• the acquisition of key semantic knowledge in order for pupils to understand key geographical, historical, art  and other subject concepts;
  • providing vocabulary in order for children to be able to articulate their understanding of subject content;
  • building the strength of retrieval from long term memory (frequently and for all pupil abilities) through a range and balance of retrieval practice types – spaced and in lessons as learning strategies;
  • providing opportunities to practise and apply skills (procedural knowledge).
  • ensuring that when exploring the Arts children learn from designers, artists; take inspiration from the Greats, styles and periods, combining this inspiration with the practise of techniques when designing, planning and making final pieces.

These are all shown in carefully well- sequenced plans which show that knowledge and skills are taught incrementally so children can progress through the school’s curriculum.   (See examples in the appendices below).

3. A progression document which shows clear criteria for depth of understanding through our outcomes. 

4. Weekly planning which shows how milestone objectives are differentiated to provide depth in learning. Children challenge themselves with the levels they feel confident to achieve and this is scaffolded through our use of chilli challenges. We use higher order questioning and higher order vocabulary, through the use of Bloom’s, to regularly form our outcomes which reassure pupils that challenging learning is good and they are more likely to be remembered. Outcomes are through the form of chilli challenges- mild, hot and sizzling. 

5. An assessment system which tracks children’s progress towards achieving depth of learning in the milestones.






The Curriculum is the whole learning experience offered by the school.  It is not just the lessons and activities which are planned and taught.  It also includes the ethos for learning i.e. the attitudes and loving four values we expect implicitly in all lessons through our learning 6 behaviours. At St Mary Magdalene Primary School, we aim to teach our children how to grow into independent learners, who can also work and co-operate with others while developing their knowledge and skills, so they can achieve their full potential.


In Nursery and Reception, the children have their own set of learning behaviours which we believe matter most and help them to be successful learners. These are referred to as our ‘Learning Gems’ They consist of:


Solve my own problem. Work independently and with others.


Talk about my learning.      Keep trying even when things are tricky.


We encourage them to develop and demonstrate these throughout their work and play. These links closely to the characteristics of effective learning which is set out in the statuary framework and encourage children to be creative and critical thinkers that embrace new challenges. This links closely with our ethos and values across the school. Activities within the EYFS are designed to encourage the children’s development towards competency and confidence in these learning behaviours.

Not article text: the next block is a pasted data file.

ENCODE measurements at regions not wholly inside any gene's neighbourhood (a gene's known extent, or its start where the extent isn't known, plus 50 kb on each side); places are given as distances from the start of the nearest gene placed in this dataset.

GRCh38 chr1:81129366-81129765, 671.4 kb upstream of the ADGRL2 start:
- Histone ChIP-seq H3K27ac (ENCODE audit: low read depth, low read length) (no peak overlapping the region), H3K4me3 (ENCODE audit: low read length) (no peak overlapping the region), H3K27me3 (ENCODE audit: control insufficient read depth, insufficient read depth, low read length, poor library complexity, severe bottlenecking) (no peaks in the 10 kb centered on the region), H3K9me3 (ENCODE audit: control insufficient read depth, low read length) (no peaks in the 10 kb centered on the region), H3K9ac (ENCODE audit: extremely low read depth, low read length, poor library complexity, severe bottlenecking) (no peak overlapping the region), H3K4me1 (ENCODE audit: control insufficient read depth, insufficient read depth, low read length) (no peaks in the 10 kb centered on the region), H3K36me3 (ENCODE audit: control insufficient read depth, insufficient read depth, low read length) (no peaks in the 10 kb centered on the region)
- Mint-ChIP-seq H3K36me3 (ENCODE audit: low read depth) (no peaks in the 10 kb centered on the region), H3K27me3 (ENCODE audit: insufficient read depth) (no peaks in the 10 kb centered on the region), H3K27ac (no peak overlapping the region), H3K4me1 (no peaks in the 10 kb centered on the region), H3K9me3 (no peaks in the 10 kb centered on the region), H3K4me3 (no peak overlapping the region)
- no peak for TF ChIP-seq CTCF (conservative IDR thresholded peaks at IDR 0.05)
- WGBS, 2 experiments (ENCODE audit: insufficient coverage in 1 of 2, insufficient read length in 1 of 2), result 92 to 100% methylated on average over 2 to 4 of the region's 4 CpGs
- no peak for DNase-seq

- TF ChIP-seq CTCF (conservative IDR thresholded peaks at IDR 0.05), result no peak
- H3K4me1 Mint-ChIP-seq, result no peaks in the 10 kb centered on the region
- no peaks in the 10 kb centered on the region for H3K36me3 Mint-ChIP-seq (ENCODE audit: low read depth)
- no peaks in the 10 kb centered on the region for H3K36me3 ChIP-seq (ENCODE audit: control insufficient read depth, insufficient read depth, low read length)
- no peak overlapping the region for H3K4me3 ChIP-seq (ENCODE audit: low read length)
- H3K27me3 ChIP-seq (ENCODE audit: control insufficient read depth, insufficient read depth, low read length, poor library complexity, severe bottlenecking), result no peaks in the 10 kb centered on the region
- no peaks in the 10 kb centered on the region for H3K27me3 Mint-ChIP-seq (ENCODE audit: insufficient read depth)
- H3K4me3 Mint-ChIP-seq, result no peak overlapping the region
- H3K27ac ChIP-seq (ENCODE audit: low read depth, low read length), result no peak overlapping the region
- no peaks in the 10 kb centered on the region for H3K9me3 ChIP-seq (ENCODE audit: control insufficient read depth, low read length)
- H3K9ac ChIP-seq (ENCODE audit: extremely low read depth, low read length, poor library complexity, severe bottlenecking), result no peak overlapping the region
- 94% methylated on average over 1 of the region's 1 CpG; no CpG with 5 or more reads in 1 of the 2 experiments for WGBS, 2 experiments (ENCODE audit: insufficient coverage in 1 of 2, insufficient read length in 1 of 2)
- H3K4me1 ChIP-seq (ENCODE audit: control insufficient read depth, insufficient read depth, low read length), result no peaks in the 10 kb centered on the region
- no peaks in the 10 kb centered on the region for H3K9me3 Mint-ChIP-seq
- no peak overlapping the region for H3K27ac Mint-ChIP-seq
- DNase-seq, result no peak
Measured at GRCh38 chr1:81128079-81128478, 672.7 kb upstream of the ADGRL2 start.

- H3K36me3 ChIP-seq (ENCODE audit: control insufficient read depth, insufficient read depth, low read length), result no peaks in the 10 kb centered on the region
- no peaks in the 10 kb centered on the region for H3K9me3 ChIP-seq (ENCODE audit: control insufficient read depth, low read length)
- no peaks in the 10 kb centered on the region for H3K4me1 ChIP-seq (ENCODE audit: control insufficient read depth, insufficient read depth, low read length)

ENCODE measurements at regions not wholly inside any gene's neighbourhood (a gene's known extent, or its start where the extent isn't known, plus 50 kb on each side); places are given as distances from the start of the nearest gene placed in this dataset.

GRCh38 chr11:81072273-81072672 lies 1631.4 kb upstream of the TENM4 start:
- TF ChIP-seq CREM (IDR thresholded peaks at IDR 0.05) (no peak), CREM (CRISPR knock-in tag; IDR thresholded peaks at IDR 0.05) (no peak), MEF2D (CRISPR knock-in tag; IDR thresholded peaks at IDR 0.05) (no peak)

Our learning behaviours ‘Standing Together Six” which we believe children across KS1 and KS2  should display when engaging with the  curriculum, consist of:


Enthusiasm   Reflective      Inquisitive

Risk taker     Aspiration   Collaboration


The curriculum should be seen as much in terms of experience as of the knowledge and skills that children should acquire. It should also be equally concerned with personal and faith development, positive behaviour and relationships.


The curriculum is designed to be creative, challenging and inspiring; the children are inspired through a range of themes, topics and independent learning activities.  The school utilises the appropriate documentation, including the National Curriculum and the Early Years Foundation Stage documentation to ensure learning matches national requirements, whilst children enjoy learning which is irresistible and engage their interests.


The school’s curriculum is based on the following principles:


  • Interleaving - sequencing learning within other learning- allowing time to recall and retrieve specific learning to embed understanding.
  • Conscious connections – making meaningful links between different subjects, practising basic skills in English and Maths.
  • Longitudinal learning – so that concepts and objectives can be revisited overtime.
  • A text-led approach – developing deeper understanding of historical contexts and the texts explored allow children to see the world through the eyes of different characters, which may include significant religious leaders.

Developing Subject Specialists



The impact of our curriculum is that by the end of each milestone, the vast majority of pupils have sustained mastery of the milestone they have worked in.  Some pupils will have a greater depth of understanding of the threshold concepts within the milestone.  We track carefully through our assessment system to ensure pupils are on track to reach the expectations of our curriculum.

Examples of knowledge webs- taken from Chris Quigley Curriculum Companions

Parents/carers are viewed as active supporters of learning in our school.  They are encouraged to be part of school life through a range of activities which take place in the stunning starts, marvellous middles and fantastic finishes. Through our curriculum drivers we draw on the experiences and expertise of our school community to maximise creative learning opportunities. 


Parents/carers have regular contact with staff and are able to discuss their child’s progress on a regular basis. Additionally, the school requests that every parent/carer support their children by working with them on home learning tasks set through Seesaw and other programmes such as Times Table Rock Stars, Active Learn, Ed Shed.